Thermostatic Shower – Far more than a convenience
A recent survey has revealed that many consumers view a thermostatic shower as a convenience. Obviously, a thermostatic shower allows you to accurately set the temperature of the water, enabling you to relax and enjoy your shower without the need to adjust both the hot and cold water valves until you find the perfect temperature. However, the most important argument in favour of a thermostatic shower beyond doubt is safety. You can experience a constant temperature shower in peace, without worrying about getting scalded with hot water or shocked with cold water due to fluctuation in the incoming hot or cold water pressure. For example, when a toilet is flushed, cold water flows into the cistern tank to refill it, causing the water pressure in the cold water pipes to dip and less cold water reaching the shower valve. Similarly, if someone turns on a hot water elsewhere in the house, the opposite can happen.
Startling thermal shocks from cold or hot water can trigger serious falls, particularly in older or physically challenged people. Children and the elderly are especially vulnerable to scald burns from hot water since they have thinner skin. Healthy adult skin requires 30 seconds of exposure to water at 55°C before third-degree burning occurs, but only 5 seconds at 60°C and less than one second at 70°C. Such scalds could occur at temperatures upto 10°C lower for children and the elderly, whose skin is more sensitive to extreme temperatures.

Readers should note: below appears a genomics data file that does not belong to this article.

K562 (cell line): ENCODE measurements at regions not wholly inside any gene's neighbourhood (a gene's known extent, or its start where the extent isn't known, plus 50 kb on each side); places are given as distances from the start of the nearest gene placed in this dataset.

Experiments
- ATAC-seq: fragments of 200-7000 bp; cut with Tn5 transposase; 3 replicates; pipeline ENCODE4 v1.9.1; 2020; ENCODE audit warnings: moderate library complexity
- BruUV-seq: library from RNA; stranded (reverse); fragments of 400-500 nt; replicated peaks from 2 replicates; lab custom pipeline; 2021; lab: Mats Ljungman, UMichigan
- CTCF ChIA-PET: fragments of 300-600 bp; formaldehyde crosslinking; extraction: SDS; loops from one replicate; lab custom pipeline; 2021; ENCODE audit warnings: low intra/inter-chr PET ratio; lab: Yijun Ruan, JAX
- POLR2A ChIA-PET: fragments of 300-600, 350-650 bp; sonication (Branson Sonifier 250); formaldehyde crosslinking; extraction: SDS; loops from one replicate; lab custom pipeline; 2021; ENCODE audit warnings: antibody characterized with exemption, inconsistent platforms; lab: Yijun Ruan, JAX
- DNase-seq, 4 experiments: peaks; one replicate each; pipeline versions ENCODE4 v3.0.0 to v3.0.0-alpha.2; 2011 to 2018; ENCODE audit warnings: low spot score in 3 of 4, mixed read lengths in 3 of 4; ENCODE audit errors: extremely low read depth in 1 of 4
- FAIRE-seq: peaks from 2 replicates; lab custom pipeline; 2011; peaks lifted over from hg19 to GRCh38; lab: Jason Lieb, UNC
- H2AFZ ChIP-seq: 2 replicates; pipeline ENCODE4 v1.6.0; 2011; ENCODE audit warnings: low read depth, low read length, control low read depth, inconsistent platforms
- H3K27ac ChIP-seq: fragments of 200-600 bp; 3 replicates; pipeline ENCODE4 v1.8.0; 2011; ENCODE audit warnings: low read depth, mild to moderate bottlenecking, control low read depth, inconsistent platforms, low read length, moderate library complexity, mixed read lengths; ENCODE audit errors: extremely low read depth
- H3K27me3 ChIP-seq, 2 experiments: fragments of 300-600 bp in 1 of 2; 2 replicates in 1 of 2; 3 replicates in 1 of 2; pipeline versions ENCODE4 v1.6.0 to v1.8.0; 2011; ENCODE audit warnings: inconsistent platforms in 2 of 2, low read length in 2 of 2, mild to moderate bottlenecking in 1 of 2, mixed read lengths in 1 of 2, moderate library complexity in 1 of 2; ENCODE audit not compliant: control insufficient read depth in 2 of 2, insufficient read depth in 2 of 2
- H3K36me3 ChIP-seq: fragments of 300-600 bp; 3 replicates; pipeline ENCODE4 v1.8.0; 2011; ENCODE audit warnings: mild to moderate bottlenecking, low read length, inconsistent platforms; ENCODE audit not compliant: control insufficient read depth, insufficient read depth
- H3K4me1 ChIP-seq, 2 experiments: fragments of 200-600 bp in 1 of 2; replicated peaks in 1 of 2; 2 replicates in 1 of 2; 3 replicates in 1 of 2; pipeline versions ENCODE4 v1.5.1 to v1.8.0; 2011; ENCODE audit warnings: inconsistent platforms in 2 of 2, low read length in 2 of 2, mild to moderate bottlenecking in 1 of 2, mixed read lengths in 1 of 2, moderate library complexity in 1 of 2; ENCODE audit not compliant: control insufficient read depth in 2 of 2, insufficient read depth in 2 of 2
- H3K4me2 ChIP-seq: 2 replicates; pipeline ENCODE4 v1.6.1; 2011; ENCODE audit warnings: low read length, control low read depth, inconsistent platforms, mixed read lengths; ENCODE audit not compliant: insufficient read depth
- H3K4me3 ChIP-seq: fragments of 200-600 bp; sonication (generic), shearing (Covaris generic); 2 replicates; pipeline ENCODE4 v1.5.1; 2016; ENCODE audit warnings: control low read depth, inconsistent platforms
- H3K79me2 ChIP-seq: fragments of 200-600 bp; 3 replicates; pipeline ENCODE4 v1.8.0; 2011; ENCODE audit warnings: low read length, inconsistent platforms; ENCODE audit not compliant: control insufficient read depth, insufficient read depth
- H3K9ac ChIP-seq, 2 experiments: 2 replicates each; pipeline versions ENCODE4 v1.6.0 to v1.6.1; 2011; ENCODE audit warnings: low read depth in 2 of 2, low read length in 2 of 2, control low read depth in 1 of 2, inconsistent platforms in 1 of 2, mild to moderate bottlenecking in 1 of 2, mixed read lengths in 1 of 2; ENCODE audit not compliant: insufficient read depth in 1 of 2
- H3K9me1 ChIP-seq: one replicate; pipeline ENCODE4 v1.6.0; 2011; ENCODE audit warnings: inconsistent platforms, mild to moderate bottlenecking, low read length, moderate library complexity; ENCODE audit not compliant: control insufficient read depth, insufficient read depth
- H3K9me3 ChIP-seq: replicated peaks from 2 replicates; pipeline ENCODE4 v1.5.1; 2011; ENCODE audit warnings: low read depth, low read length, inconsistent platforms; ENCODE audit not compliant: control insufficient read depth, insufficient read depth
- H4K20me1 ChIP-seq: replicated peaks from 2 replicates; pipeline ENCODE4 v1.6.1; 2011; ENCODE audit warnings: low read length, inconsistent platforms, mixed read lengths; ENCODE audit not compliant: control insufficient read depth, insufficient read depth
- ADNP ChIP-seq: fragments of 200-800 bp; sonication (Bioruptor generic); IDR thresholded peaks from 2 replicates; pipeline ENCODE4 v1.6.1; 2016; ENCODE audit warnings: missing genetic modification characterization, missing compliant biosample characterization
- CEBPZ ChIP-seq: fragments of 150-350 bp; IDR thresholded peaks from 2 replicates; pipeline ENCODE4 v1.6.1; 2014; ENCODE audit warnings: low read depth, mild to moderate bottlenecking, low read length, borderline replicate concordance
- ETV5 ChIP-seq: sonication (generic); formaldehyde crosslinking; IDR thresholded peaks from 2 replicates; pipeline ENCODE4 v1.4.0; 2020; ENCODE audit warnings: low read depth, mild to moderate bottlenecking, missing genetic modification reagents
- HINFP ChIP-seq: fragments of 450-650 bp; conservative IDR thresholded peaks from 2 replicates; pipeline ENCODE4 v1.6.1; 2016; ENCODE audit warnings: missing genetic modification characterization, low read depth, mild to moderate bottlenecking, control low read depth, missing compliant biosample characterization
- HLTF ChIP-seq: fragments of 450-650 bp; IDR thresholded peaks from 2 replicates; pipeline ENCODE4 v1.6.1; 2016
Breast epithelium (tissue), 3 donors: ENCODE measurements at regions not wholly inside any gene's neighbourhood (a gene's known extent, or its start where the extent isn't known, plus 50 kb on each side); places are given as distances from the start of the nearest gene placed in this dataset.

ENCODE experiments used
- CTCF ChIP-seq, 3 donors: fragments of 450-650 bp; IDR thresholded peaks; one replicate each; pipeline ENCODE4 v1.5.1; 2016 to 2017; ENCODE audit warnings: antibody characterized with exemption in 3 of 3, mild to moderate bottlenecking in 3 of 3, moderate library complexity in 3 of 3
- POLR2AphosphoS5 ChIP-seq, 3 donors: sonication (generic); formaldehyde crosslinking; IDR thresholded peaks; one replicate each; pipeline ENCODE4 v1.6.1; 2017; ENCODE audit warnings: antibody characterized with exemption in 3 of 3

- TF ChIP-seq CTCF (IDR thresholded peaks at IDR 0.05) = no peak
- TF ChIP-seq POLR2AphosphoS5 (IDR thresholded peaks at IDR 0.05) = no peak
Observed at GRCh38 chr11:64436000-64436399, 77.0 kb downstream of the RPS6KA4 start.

Thermostatic showers can shut off rapidly in the event of a hot or cold supply failure to prevent scalding or thermal shock. Furthermore, since you don’t need to continuously re-adjust the temperature due to changes in the water supply, there is a reduction in the amount of water and energy used, providing economic benefits for users. The response times of thermostatic showers vary – Grohe‘s TurboStat technology in particular claims to detect and correct changes in temperature in 0.3 seconds – plenty of time to avoid being scalded. In addition, if the TurboStat thermostat detects that either the hot or cold water is turned off, the entire shower is shut off.
Some might argue that the risk from scalding exists with manual basin and kitchen mixers as well. While that is theoretically true, one can’t deny the fact that the major risk is indeed in the shower, when the entire body is exposed to the water temperature and reaction times are relatively higher.